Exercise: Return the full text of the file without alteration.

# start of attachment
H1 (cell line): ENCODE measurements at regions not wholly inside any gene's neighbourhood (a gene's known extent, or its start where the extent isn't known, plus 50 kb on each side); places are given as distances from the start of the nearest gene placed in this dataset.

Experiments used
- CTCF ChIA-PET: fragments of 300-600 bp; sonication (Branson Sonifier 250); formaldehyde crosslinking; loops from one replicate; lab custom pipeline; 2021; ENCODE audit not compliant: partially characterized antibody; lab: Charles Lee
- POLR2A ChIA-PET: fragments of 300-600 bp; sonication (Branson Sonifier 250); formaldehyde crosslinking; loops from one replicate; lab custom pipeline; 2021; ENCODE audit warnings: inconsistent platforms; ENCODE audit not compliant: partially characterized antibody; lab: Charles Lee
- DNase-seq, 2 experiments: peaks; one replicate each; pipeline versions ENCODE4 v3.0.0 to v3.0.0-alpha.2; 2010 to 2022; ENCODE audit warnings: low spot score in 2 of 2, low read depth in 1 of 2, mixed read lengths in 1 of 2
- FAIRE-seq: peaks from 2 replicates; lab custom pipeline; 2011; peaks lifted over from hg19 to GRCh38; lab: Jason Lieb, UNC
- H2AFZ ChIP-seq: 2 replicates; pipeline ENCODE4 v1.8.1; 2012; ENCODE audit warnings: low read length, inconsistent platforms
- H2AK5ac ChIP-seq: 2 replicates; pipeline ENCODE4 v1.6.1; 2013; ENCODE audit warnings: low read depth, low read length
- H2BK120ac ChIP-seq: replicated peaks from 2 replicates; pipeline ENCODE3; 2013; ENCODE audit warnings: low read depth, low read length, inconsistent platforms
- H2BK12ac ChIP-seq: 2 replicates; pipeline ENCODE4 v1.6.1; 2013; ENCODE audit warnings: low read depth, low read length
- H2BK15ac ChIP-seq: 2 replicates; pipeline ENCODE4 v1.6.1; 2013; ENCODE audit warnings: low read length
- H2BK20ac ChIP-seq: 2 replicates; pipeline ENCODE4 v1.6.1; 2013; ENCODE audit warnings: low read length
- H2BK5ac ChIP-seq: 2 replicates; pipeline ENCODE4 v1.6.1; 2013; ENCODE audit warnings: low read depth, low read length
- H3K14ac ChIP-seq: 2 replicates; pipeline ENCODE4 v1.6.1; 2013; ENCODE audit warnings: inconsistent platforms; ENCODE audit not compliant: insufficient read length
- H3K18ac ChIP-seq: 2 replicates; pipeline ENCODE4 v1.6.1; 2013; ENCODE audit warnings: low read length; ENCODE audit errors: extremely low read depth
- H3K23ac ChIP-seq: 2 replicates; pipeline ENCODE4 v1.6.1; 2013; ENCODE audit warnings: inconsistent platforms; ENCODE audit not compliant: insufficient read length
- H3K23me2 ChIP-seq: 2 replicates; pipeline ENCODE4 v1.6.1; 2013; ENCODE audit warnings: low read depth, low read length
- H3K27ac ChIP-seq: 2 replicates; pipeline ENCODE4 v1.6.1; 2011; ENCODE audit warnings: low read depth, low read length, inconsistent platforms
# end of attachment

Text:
H1 (cell line): ENCODE measurements at regions not wholly inside any gene's neighbourhood (a gene's known extent, or its start where the extent isn't known, plus 50 kb on each side); places are given as distances from the start of the nearest gene placed in this dataset.

Experiments used
- CTCF ChIA-PET: fragments of 300-600 bp; sonication (Branson Sonifier 250); formaldehyde crosslinking; loops from one replicate; lab custom pipeline; 2021; ENCODE audit not compliant: partially characterized antibody; lab: Charles Lee
- POLR2A ChIA-PET: fragments of 300-600 bp; sonication (Branson Sonifier 250); formaldehyde crosslinking; loops from one replicate; lab custom pipeline; 2021; ENCODE audit warnings: inconsistent platforms; ENCODE audit not compliant: partially characterized antibody; lab: Charles Lee
- DNase-seq, 2 experiments: peaks; one replicate each; pipeline versions ENCODE4 v3.0.0 to v3.0.0-alpha.2; 2010 to 2022; ENCODE audit warnings: low spot score in 2 of 2, low read depth in 1 of 2, mixed read lengths in 1 of 2
- FAIRE-seq: peaks from 2 replicates; lab custom pipeline; 2011; peaks lifted over from hg19 to GRCh38; lab: Jason Lieb, UNC
- H2AFZ ChIP-seq: 2 replicates; pipeline ENCODE4 v1.8.1; 2012; ENCODE audit warnings: low read length, inconsistent platforms
- H2AK5ac ChIP-seq: 2 replicates; pipeline ENCODE4 v1.6.1; 2013; ENCODE audit warnings: low read depth, low read length
- H2BK120ac ChIP-seq: replicated peaks from 2 replicates; pipeline ENCODE3; 2013; ENCODE audit warnings: low read depth, low read length, inconsistent platforms
- H2BK12ac ChIP-seq: 2 replicates; pipeline ENCODE4 v1.6.1; 2013; ENCODE audit warnings: low read depth, low read length
- H2BK15ac ChIP-seq: 2 replicates; pipeline ENCODE4 v1.6.1; 2013; ENCODE audit warnings: low read length
- H2BK20ac ChIP-seq: 2 replicates; pipeline ENCODE4 v1.6.1; 2013; ENCODE audit warnings: low read length
- H2BK5ac ChIP-seq: 2 replicates; pipeline ENCODE4 v1.6.1; 2013; ENCODE audit warnings: low read depth, low read length
- H3K14ac ChIP-seq: 2 replicates; pipeline ENCODE4 v1.6.1; 2013; ENCODE audit warnings: inconsistent platforms; ENCODE audit not compliant: insufficient read length
- H3K18ac ChIP-seq: 2 replicates; pipeline ENCODE4 v1.6.1; 2013; ENCODE audit warnings: low read length; ENCODE audit errors: extremely low read depth
- H3K23ac ChIP-seq: 2 replicates; pipeline ENCODE4 v1.6.1; 2013; ENCODE audit warnings: inconsistent platforms; ENCODE audit not compliant: insufficient read length
- H3K23me2 ChIP-seq: 2 replicates; pipeline ENCODE4 v1.6.1; 2013; ENCODE audit warnings: low read depth, low read length
- H3K27ac ChIP-seq: 2 replicates; pipeline ENCODE4 v1.6.1; 2011; ENCODE audit warnings: low read depth, low read length, inconsistent platforms